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Simple organizational structures are typically good for companies that have 100 or fewer employees. The structure tends to be flat, having few management levels between the owner or executives and the frontline employees. The different types of simple organizational structures can include line discipline, line production, or division-style breakdowns. Companies are free to set up their structures in whichever manner best suits their needs. Once set, however, it can be difficult to change depending on the company’s flexibility.
Flat structures are often common in small companies because these organizations have few managers outside of the owner. This simple structure allows for reduced bureaucracy and more involvement for the owner. This style also tends to help increase the company’s awareness of the market and prevent bogging down operations with too many employees. As the market shifts, owners are able to adjust the company in a manner to take advantage of the changes. Simple organizational structures change as the company grows and increases in size.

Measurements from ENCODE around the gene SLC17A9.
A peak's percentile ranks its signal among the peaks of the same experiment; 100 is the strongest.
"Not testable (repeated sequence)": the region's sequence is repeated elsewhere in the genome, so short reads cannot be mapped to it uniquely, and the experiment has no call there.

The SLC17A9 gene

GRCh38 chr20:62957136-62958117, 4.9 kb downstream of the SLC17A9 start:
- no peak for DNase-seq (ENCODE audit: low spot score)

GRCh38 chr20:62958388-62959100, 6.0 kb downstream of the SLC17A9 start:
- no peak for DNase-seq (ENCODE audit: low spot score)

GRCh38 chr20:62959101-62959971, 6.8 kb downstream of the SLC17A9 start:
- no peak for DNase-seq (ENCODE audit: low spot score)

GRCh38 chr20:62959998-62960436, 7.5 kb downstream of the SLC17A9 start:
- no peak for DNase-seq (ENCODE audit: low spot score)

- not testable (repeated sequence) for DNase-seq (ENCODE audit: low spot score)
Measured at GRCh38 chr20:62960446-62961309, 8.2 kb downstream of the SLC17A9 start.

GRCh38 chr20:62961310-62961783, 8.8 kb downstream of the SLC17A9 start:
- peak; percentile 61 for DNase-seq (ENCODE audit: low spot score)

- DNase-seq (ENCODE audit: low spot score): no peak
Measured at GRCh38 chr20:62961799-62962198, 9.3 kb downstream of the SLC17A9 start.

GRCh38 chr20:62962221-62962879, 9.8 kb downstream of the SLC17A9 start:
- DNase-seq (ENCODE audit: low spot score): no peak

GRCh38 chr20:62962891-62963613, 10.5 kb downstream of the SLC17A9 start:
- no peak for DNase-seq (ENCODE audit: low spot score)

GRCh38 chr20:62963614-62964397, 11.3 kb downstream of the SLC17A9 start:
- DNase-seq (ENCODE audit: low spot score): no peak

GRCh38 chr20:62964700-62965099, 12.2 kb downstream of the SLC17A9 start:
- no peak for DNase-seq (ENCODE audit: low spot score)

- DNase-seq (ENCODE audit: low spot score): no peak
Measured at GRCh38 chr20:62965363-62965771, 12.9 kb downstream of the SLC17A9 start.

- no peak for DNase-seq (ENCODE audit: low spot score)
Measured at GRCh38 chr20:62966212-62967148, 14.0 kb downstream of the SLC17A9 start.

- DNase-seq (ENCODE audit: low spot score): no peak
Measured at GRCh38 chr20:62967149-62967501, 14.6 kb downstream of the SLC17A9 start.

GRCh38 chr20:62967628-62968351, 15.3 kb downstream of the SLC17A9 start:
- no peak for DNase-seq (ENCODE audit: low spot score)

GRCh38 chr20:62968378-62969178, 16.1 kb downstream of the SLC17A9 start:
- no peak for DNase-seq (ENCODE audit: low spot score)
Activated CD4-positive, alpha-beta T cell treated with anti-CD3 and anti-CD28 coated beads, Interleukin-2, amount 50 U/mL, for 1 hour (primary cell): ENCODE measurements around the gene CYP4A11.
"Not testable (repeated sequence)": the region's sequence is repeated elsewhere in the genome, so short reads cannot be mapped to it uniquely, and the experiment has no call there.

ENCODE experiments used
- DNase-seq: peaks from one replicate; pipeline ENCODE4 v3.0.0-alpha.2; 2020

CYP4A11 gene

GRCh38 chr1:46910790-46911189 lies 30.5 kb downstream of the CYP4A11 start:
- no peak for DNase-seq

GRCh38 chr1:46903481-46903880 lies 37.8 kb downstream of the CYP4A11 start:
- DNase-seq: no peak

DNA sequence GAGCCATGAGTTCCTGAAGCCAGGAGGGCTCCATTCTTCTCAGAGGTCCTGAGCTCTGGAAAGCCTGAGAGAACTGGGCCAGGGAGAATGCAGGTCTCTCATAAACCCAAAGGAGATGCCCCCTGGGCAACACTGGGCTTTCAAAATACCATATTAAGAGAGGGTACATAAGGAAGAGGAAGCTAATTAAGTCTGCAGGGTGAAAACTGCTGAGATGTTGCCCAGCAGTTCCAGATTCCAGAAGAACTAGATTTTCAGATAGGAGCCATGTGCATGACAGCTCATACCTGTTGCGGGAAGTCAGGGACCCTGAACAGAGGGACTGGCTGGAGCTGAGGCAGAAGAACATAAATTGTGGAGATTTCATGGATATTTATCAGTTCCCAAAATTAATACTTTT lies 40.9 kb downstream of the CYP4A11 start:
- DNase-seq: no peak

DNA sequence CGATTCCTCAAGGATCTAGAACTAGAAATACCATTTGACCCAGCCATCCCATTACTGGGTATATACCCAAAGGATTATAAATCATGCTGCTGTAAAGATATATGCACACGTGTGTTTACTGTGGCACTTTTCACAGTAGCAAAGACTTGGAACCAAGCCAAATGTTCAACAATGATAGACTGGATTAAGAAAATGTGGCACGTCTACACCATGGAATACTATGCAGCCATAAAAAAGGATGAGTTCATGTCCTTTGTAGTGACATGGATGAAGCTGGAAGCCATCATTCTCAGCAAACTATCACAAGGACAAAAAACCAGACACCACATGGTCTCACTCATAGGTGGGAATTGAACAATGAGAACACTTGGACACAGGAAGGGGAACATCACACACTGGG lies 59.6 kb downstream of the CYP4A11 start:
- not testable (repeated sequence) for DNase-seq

Line discipline organizational structures create separation in a business by similar activities in closely related tasks. For example, the accounting department may have financial, cost, and tax accounting divisions beneath the larger group. The overall accounting division may have a single director, such as an accounting manager or controller. This individual is directly responsible to the owner in simple organizational structures. In some cases, the owner may be the director over all the subbusiness activities.
Line commodity simple organizational structures have different lines for entire business activities. In manufacturing firms, the divisions are according to the products produced by the company. For example, different lines exist for widgets, cogs, and screws produced by a single manufacturer. Beneath the director or manager position resides all other employees. The lack of divisions beneath production helps keep the structure simple and allows for better owner-division interaction.
Division-style simple organizational structures are often the most common organizational structure for smaller businesses. The division here may not even need directors outside of the owner as a manager over the department can be sufficient. The breakdown in these companies simply includes separate divisions, such as accounting, human resources, and production among others necessary to run the business. Owners can change or alter the company fairly easily as no individuals stand in the way of moving divisions or merging them with another. Essentially, owners have much more control in this extremely flat organization.
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